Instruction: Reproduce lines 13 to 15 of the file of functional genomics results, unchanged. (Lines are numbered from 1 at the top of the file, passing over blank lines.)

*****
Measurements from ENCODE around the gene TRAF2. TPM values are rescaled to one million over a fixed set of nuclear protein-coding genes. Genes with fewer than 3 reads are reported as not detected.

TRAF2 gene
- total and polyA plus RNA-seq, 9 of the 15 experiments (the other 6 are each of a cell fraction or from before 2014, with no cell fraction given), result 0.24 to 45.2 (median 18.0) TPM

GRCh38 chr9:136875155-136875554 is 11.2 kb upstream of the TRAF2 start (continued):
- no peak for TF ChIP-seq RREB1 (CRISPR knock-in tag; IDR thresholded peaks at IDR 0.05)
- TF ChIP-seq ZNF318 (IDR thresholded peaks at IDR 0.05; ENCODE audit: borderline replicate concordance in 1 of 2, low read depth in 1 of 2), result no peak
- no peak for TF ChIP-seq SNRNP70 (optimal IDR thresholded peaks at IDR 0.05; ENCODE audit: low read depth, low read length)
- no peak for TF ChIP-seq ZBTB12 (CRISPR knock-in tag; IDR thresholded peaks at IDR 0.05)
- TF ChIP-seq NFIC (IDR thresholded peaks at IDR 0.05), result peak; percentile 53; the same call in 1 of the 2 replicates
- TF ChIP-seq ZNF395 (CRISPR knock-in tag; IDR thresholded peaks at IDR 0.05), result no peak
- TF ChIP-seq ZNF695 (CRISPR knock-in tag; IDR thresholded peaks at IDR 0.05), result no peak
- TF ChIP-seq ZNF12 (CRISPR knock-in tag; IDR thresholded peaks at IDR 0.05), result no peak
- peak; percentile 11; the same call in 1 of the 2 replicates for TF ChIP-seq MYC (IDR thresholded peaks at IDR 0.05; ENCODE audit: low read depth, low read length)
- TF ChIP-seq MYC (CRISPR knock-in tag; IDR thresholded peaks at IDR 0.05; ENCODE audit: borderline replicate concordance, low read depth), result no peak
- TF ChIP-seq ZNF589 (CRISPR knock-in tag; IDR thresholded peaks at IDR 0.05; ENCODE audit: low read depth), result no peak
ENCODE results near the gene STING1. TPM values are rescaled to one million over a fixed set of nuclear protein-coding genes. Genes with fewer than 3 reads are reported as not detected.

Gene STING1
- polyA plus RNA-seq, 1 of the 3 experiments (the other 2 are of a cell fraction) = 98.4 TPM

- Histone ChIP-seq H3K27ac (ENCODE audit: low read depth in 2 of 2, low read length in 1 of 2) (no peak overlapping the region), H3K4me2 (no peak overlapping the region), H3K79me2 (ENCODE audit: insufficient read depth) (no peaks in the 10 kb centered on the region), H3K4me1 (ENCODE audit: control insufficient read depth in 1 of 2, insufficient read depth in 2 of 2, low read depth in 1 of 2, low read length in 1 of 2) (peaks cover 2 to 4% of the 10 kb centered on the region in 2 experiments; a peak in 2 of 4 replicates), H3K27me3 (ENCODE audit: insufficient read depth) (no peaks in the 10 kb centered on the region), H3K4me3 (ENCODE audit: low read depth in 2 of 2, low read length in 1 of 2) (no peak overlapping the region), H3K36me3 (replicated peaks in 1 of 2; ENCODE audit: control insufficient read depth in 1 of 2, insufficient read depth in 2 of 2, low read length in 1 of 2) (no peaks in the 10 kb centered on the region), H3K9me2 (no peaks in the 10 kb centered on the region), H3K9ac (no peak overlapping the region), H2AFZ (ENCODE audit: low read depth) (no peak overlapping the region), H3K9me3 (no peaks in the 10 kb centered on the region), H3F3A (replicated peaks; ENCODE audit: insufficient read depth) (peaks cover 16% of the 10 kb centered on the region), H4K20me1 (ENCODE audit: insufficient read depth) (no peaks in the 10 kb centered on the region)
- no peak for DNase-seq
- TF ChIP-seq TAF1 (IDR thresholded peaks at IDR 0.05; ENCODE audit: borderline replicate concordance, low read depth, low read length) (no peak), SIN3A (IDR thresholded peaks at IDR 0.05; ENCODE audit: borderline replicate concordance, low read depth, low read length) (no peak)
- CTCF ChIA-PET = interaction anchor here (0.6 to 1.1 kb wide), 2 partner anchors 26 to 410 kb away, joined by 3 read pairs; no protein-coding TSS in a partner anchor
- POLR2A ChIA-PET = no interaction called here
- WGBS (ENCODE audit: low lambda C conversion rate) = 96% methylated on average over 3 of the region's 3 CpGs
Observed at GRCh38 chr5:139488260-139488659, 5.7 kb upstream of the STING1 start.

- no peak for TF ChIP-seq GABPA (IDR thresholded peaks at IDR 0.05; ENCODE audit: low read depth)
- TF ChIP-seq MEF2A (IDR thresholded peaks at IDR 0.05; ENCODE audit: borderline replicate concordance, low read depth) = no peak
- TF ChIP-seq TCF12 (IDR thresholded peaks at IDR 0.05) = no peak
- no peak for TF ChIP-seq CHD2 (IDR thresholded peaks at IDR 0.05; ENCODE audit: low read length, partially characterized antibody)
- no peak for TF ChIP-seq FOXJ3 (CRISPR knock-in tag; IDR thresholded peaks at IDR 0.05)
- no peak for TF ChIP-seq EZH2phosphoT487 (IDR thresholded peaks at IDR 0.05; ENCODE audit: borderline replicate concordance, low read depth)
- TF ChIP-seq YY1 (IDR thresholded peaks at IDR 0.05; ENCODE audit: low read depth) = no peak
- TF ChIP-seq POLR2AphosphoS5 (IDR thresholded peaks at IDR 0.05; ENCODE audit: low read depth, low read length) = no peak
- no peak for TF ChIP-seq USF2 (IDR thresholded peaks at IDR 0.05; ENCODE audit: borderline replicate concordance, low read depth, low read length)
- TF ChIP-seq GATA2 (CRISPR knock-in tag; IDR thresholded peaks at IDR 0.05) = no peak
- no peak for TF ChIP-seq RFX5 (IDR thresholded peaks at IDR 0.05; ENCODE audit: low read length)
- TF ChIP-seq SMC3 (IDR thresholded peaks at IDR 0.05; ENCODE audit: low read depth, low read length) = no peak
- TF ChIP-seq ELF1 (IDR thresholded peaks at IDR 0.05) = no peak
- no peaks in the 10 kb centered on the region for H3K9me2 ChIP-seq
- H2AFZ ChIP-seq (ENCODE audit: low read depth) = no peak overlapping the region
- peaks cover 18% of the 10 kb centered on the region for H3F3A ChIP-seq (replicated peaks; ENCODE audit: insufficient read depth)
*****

- peak; percentile 11; the same call in 1 of the 2 replicates for TF ChIP-seq MYC (IDR thresholded peaks at IDR 0.05; ENCODE audit: low read depth, low read length)
- TF ChIP-seq MYC (CRISPR knock-in tag; IDR thresholded peaks at IDR 0.05; ENCODE audit: borderline replicate concordance, low read depth), result no peak
- TF ChIP-seq ZNF589 (CRISPR knock-in tag; IDR thresholded peaks at IDR 0.05; ENCODE audit: low read depth), result no peak